A Beginner's Guide to Chaga

A Beginner's Guide to Chaga
Latin name: Inonotus obliquus
Origin: Northern Hemisphere forested areas
Parts used: The whole mushroom



Chaga mushrooms are especially high in a compound called super-oxide dismutase (SOD), this is an enzyme which reduces the damage done to cells by “super-oxide”, the most common free radical in the body. Studies have shown that SOD acts as an antioxidant and anti-inflammatory, with researchers now investigating the potential of it as an anti-aging treatment as it is known that, as we age, SOD levels drop whilst free radicals increase. Super-oxide dismutase also aids the body in using zinc, copper and manganese. Naturally synthesised and with a biological power unmatched, Chaga provides SOD in a highly bioavailable form which we can utilise either topically or internally.

Immune System Support

Along with most other medicinal mushrooms, Chaga is rich in beta-glucans – one of the most potent and healing polysaccharides known. It is renowned for its role in in activating the immune system and reducing the blood sugar of people who have abnormal blood sugar peaks. 


 dense mineral content: Calcium, cesium, iron, magnesium, phosphorus, potassium, rubidium, silicon and sulphur and extremely high in zinc.


Chaga is highly regarded as an adaptogen - adaptogens are a unique group of phytonutrients which help your body adjust to stressful circumstances ranging from extreme heat or cold to infections or trauma.

Chaga mushroom benefits don't stop there; they are also anti-inflammatory, anti-viral, anti-aging and help to normalise cholesterol levels and blood pressure.

Mushroom Super-Oxide Dismutase concentrates units per gram
Chaga 35000
Reishi 1400
Agaricus 1500

Folklore and history

Chaga has a very long history of use in Russian and Siberian folklore and herbalism, it was traditionally made into medicinal tea, used to start fires by carrying a lit Chaga coal, used as a dye, and made into drums. Shamans and healers recognised the Chaga Mushroom as holding ancient wisdom, as well as providing an essential source of human nutrition including phyto-chemicals and a rich mineral content.

The Siberians used it to boost physical stamina and attain a long life – it has been noted by contemporary Russians that in the districts where Chaga was used, there was no cancer. In looking at their close neighbours the Inuits (who did not use Chaga), it is interesting to note that the average life span of the Inuit was 40 – 50 years in contrast to the people from Siberian tribes who regularly lived to be 90 – 110 years old.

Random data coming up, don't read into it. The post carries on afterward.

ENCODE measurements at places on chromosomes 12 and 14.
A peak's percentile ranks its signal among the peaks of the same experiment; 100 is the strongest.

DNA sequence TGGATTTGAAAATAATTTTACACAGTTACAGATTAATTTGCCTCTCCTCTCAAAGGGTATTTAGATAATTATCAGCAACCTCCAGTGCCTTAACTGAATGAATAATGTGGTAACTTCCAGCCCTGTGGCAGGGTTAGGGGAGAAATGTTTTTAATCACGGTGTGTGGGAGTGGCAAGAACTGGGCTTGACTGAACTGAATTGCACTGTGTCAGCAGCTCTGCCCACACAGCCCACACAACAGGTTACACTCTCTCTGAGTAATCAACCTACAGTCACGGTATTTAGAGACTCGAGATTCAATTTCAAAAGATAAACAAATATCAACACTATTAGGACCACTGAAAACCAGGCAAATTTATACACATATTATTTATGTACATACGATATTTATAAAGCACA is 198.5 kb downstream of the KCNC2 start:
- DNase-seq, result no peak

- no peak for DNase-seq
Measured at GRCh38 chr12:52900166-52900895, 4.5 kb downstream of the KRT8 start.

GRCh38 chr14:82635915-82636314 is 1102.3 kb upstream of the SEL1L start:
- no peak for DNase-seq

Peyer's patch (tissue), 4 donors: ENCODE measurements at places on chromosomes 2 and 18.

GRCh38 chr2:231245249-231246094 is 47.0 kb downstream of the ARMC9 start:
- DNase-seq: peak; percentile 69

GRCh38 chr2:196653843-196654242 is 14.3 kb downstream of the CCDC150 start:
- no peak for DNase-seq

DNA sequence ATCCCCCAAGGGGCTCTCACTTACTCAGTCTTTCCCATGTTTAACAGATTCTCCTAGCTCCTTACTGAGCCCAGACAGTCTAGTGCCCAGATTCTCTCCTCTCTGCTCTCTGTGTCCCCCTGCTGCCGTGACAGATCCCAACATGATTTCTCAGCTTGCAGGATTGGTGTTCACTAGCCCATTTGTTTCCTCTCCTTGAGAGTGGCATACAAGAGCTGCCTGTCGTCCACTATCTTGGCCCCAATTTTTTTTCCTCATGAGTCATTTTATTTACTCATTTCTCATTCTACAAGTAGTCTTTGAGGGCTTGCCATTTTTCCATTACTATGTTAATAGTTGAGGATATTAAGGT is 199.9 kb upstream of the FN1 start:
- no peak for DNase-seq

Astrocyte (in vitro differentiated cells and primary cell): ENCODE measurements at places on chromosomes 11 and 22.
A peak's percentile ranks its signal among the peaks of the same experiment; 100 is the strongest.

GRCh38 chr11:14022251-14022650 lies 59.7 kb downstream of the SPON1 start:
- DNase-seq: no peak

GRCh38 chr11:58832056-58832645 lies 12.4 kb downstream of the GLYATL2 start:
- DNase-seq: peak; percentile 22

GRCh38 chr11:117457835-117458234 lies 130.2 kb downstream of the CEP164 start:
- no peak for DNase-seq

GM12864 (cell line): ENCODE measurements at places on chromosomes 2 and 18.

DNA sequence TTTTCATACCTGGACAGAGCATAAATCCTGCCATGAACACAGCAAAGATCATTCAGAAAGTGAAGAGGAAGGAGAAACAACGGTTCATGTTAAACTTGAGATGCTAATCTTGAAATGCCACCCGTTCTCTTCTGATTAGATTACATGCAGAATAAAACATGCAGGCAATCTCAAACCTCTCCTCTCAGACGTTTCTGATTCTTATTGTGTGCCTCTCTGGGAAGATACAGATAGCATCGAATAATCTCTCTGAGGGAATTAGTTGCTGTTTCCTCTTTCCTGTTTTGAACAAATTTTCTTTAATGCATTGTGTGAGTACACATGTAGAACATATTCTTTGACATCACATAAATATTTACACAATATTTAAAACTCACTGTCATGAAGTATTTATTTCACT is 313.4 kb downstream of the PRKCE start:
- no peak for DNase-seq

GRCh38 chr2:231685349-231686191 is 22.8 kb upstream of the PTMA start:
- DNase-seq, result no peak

Traditional use

Called “The Mushroom of Immortality” by the Siberian Russian Shamans and the "Diamond of the Forest" by the Japanese, Chaga earns its moniker, “The King of the Medicinal Mushrooms” due to it being one of the most powerful antioxidants in the world. Harnessing the power of ancient trees, it draws its nutrients from the inner layers of the bark of the tree which it grows on – normally silver and white birch trees. 

There is a rich history of human Chaga consumption, stretching back for millennia, especially in Siberia with legends telling of an amazing birch fungus with miraculous health properties.  Accounts date back as far as 1000 BCE in Traditional Chinese Medicine, with it being used to balance the body’s life force or “Chi” energy and to boost the immune system.

Typical use

Our Chaga chunks can be brewed into a tea. Heat in water over a low heat(160°F or 75°C) to extract the phyto-chemicals of this medicinal mushroom. Brew for up to an hour, (will turn a deep brown colour, then drink). The same chunk can be re-used until the water extracted from the chunk is pale in colour. (up to 30 times!)

Our Chaga powder is a ready to eat powder and can be added to water. Suggested dosage range is 1-2g per day. It is recommended that the powder is added to a large glass of water (300ml) as taking the powder with water increases effectiveness.


Amino Acids, Beta Glucans, Betulinic Acid, Calcium, Chloride, Copper, Dietary Fibre, Enzymes, Flavonoids, Germanium, Inotodiols, Iron, Lanosterol, Manganese, Magnesium, Melanin, Pantothenic Acid, Phenols, Phosphorus, Phytonutrients, Polysaccharides, Potassium, Saponins, Selenium, Sodium, Sterols, Trametenolic Acid, Tripeptides, Triterpenes, Triterpenoids, Vanillic Acid, Vitamin B1, Vitamin B2, Vitamin B3, Vitamin D2, Vitamin K, Zinc.


None known.

Reading next

A Beginner's Guide to Turkey Tail
What Are Nootropics, And What Are They Used For?

Leave a comment

This site is protected by reCAPTCHA and the Google Privacy Policy and Terms of Service apply.